"What we really need is another grocery store," Patricia Walsh of West 6th Street said. "We are basically a food desert but we are filled to the brim with ways to get alcohol." She also asked if the board really wants to approve another liquor license in South Boston what with all the nonsense going on at M Street Beach.

"I just wish we could put an end to this request once and for all so Foodies can focus on food," said Ellen O'Brien, who lives in Dorchester but who works near Foodies.

One resident did support the application. Alix Shapiro of Gold Street said Foodies was a Godsend during the pandemic, it was always well stocked, and she feels an independent store needs every advantage it can get, in this case a beer-and-wine license, to help stave off the bigger chains, like Whole Foods.

Patrick Carney of Al's Liquors voiced his opposition as well, even after the board told him that competition is not a reason the board can use to deny a liquor license. He charged Foodies went out of its way to not notify nearby residents of the latest request for a beer and wine license.

The mayor's office and the offices of City Councilors Ed Flynn, Michael Flaherty and Annissa Essaibi George opposed the request. Haley Dillon of the mayor's Office of Neighborhood Services said it could not support a request that was opposed by all of the stores direct neighbors.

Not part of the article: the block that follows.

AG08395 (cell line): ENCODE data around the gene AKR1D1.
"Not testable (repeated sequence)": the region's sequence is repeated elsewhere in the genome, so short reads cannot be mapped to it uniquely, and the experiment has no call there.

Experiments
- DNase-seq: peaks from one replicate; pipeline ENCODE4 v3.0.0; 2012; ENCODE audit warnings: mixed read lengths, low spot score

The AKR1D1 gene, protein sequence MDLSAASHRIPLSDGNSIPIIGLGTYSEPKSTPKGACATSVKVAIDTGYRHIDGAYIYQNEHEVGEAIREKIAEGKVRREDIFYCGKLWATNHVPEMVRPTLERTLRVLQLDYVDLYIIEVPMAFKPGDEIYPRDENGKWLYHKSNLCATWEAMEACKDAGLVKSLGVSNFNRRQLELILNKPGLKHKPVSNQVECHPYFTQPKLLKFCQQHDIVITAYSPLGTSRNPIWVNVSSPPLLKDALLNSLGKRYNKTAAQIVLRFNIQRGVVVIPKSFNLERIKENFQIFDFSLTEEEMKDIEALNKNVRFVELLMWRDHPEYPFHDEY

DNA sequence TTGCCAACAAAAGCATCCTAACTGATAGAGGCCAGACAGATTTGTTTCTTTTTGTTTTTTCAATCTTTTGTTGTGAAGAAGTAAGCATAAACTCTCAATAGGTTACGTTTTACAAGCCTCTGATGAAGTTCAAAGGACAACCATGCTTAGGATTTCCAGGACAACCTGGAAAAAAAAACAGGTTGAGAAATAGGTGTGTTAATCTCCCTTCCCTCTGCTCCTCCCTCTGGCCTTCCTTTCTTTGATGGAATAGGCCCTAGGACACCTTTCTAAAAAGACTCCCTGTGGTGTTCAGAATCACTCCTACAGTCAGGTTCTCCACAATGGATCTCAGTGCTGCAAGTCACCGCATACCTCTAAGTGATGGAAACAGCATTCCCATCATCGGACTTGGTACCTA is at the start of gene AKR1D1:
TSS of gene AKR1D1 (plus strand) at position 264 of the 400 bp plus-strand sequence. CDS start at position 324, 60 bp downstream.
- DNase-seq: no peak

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Comments

No more artificial scarcity. Rip the band-aid off. We did it to the medallion holders, we can do it to the liquor license holders. Just rubber stamp this stuff. The sky isn't falling in states that aren't so uptight about this shit.

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Voting closed 67

Clearly it's just friends of Al's liquor crowding into a zoom meeting to block them. This type of politics is obscene...

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Voting closed 28

Did the owner of Foodies try being City Councilor Frank Baker’s brother? It worked for The Sugar Bowl, they got their liquor license despite being a coffee shop and barely being open.

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Voting closed 53

"I just wish we could put an end to this request once and for all so Foodies can focus on food"

But...they don't want to just focus on food. Why should your opinion on how they operate their business matter? What harm would their decision to divide their business focus have on you